ISPAT is also rapidly centralizing authority and pulling control upward in the organization. An important example that has had a dramatic demoralizing effect on I/N employees relates to purchase orders. Prior to the ISPAT buy-out, bargaining unit employees had the authority to help select vendors and to make required purchases. As a result, a network of reliable supplier relationships was developed. When ISPAT took over, however, it removed this right from I/N employees and instead imposed its own purchasing system with the objective of locating the lowest cost suppliers on a global basis. Changes like these have significantly affected the I/N labor relations environment and employees’ attitudes towards the productive process as a whole. According to a bargaining unit employee, immediate cost currently overrides maintenance and quality concerns. Reflecting on the differences in maintenance since ISPAT’s takeover of Inland, he said:

"So the focus that we had as an organization day to day on how do you do maintenance – what creates an effective maintenance program, is out the window. We’re living on our past glory…..We are shifting from a guaranteed availability of line time driving the maintenance organization to a very traditional run it till it breaks, glue it together, run it again until it breaks, don’t buy spare parts, don’t anticipate your needs…..let’s wing it" (personal interview, 12 February 1999).

Since August 1998, radical changes in employment, working conditions, benefits, and reporting relations have been made. This process has been identified as “cherry picking” by I/N bargaining unit and management employees alike. In the words of one I/N manager, “Pieces of the work system are now being cherry picked. Pieces of it are being pulled out and re-centralized back to the Harbor” (personal interview, 17 March 1999). Speaking the same language, a bargaining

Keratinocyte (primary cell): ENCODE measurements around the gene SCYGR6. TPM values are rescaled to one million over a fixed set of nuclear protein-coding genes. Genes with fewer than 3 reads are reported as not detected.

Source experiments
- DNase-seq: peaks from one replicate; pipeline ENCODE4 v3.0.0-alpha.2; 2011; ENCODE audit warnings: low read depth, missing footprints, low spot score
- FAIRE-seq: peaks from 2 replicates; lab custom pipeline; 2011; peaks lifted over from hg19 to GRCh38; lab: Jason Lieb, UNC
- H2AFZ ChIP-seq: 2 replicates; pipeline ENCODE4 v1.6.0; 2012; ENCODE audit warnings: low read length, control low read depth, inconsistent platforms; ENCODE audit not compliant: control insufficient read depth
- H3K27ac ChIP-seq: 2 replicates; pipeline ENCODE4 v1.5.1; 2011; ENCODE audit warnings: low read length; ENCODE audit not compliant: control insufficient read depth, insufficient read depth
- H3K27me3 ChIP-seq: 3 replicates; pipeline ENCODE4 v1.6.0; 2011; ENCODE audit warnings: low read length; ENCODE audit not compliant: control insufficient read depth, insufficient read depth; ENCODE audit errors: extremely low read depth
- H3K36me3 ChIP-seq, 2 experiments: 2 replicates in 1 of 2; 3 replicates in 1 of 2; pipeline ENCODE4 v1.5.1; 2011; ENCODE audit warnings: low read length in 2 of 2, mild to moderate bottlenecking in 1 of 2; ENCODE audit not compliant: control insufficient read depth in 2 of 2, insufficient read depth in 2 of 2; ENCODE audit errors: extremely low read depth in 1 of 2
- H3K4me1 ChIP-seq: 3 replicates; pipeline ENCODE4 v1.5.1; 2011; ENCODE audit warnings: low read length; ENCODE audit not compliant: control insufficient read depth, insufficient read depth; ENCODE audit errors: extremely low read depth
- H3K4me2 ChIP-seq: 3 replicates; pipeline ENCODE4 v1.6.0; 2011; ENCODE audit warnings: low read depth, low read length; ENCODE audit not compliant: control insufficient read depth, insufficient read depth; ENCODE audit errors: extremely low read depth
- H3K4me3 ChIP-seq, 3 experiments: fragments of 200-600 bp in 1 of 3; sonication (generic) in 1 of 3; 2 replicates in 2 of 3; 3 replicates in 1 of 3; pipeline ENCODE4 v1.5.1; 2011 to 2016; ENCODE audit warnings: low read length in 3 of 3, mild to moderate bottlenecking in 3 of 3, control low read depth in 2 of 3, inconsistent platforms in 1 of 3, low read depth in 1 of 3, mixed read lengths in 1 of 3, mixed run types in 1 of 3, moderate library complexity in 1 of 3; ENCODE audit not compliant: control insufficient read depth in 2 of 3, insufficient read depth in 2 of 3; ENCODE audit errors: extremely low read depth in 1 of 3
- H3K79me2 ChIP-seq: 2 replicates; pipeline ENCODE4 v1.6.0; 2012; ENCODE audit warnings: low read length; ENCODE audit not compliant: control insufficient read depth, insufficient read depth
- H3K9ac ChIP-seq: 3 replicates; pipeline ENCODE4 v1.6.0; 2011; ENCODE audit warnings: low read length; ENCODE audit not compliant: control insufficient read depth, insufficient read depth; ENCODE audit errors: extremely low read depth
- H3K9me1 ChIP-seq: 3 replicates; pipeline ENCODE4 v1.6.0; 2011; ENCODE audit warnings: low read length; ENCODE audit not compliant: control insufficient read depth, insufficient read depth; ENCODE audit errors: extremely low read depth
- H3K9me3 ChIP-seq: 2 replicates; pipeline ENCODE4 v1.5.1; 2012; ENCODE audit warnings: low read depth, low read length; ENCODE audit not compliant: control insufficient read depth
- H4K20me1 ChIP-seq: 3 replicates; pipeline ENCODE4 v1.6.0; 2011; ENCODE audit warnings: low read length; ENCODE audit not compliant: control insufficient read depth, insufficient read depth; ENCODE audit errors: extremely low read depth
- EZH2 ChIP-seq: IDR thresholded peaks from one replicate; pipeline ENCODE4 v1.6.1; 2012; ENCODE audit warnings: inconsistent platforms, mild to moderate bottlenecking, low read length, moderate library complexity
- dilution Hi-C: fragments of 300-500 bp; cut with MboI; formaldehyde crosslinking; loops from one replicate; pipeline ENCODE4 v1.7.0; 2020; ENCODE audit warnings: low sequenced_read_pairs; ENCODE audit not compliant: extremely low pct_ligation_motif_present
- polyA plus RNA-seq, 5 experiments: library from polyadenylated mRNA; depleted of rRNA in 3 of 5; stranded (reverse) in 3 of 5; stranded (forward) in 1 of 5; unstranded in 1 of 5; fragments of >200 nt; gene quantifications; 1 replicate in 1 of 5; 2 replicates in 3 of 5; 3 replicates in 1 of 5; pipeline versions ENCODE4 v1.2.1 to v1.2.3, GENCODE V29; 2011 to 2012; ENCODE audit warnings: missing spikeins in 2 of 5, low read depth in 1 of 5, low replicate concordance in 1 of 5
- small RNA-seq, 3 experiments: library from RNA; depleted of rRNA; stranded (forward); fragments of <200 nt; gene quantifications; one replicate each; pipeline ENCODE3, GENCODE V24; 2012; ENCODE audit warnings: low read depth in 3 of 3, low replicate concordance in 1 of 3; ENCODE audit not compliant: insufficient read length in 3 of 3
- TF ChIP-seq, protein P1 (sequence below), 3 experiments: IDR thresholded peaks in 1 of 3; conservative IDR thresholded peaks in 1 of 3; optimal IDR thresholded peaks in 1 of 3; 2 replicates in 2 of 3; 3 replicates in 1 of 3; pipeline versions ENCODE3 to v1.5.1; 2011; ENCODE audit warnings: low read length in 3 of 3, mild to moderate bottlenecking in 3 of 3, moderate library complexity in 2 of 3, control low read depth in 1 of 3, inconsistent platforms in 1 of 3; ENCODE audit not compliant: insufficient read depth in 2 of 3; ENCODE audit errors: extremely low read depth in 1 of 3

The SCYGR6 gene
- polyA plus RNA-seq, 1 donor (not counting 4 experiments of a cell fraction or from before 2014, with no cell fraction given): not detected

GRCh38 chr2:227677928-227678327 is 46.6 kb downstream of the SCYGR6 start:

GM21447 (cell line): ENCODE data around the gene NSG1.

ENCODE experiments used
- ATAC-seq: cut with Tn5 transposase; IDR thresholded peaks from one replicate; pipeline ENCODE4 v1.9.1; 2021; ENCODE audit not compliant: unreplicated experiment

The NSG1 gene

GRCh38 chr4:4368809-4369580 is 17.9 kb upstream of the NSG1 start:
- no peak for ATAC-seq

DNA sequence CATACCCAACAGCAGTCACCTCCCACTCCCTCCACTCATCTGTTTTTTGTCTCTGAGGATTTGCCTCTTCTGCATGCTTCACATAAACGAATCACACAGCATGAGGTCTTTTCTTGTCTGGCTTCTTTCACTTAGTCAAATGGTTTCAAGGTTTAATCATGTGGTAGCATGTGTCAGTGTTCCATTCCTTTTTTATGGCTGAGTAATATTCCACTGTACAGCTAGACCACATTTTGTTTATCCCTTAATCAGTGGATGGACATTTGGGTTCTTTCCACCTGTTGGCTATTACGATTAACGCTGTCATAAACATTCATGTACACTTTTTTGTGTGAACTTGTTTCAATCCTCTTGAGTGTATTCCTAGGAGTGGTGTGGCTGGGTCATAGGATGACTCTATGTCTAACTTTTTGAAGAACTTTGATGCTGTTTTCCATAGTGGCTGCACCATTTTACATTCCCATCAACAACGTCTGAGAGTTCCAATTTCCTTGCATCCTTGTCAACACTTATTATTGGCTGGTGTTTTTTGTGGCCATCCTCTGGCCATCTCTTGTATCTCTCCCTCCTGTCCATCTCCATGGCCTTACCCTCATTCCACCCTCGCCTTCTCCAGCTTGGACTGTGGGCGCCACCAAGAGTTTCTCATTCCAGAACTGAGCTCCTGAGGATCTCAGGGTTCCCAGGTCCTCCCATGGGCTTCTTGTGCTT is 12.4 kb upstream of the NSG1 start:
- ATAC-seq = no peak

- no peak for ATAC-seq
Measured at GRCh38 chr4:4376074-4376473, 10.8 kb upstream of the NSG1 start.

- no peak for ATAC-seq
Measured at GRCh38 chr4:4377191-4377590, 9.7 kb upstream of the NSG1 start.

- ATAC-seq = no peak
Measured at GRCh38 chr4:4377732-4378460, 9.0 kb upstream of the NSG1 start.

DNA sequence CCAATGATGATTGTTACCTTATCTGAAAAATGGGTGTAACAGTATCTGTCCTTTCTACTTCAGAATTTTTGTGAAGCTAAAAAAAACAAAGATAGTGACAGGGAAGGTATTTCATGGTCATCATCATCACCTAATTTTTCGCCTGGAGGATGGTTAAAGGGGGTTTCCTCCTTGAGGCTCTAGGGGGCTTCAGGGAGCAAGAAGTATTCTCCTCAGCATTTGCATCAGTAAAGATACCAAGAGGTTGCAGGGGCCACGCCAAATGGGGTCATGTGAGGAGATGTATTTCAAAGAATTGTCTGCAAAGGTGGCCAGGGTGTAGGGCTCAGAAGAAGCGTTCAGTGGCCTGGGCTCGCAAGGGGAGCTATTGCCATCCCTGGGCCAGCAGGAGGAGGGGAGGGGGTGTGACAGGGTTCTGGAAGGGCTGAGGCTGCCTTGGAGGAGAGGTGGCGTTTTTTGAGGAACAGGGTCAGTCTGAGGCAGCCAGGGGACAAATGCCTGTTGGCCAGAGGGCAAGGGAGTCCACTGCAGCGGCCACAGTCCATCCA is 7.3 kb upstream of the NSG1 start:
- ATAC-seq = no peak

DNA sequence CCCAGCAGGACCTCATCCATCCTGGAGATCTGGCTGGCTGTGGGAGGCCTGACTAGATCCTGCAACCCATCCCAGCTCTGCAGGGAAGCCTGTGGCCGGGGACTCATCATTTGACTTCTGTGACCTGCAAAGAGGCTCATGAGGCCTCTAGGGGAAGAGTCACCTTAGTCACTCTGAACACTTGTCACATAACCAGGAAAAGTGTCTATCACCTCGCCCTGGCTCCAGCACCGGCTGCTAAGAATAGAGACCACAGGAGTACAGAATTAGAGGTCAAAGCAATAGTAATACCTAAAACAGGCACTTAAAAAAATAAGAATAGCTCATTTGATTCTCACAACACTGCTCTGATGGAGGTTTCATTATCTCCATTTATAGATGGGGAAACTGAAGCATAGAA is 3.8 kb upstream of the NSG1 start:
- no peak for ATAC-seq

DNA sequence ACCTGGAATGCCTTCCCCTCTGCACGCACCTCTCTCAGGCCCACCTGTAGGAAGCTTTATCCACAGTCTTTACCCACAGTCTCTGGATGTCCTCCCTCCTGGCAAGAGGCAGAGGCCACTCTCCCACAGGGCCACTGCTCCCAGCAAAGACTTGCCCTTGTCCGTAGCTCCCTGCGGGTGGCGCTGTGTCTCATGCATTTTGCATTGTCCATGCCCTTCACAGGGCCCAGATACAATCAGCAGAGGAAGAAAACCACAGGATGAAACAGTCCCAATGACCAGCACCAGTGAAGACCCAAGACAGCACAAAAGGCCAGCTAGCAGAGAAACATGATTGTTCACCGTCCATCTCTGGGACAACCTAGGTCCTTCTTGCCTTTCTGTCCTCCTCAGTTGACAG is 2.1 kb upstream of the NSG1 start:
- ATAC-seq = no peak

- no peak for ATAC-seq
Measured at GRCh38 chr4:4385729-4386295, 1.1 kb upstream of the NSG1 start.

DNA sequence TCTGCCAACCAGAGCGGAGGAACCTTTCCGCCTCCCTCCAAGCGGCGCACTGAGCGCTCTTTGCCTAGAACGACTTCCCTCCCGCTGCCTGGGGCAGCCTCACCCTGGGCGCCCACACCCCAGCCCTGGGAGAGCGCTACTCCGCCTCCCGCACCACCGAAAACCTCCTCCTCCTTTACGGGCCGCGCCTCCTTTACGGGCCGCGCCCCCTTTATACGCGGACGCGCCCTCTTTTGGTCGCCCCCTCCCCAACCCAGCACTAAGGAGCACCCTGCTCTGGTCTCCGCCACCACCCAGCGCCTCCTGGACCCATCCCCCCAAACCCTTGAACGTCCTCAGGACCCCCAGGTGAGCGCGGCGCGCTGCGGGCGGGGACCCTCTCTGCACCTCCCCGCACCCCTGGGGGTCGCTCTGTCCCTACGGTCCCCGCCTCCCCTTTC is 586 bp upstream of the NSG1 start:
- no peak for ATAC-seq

unit employee noted that the tree may not be able to survive the picking, especially when the cherries are actually the roots of the tree – roots which include labor-management trust, security, and autonomy for employees. I/N’s benefits package has been adjusted downwards to match the standard of the Indiana Harbor Works Plan. Pensions have been made portable to encourage early retirement and resignation of personnel. Reporting relations have been changed such that I/N section managers report to managers at Inland Steel Company rather than to top I/N management. Although still seemingly protected to a limited degree by its Japanese parent, Nippon Steel Corporation, conditions are changing rapidly at I/N and the work system is showing signs of deterioration into a more traditional form.

In document The fragility of functional work systems in steel (Page 38-43)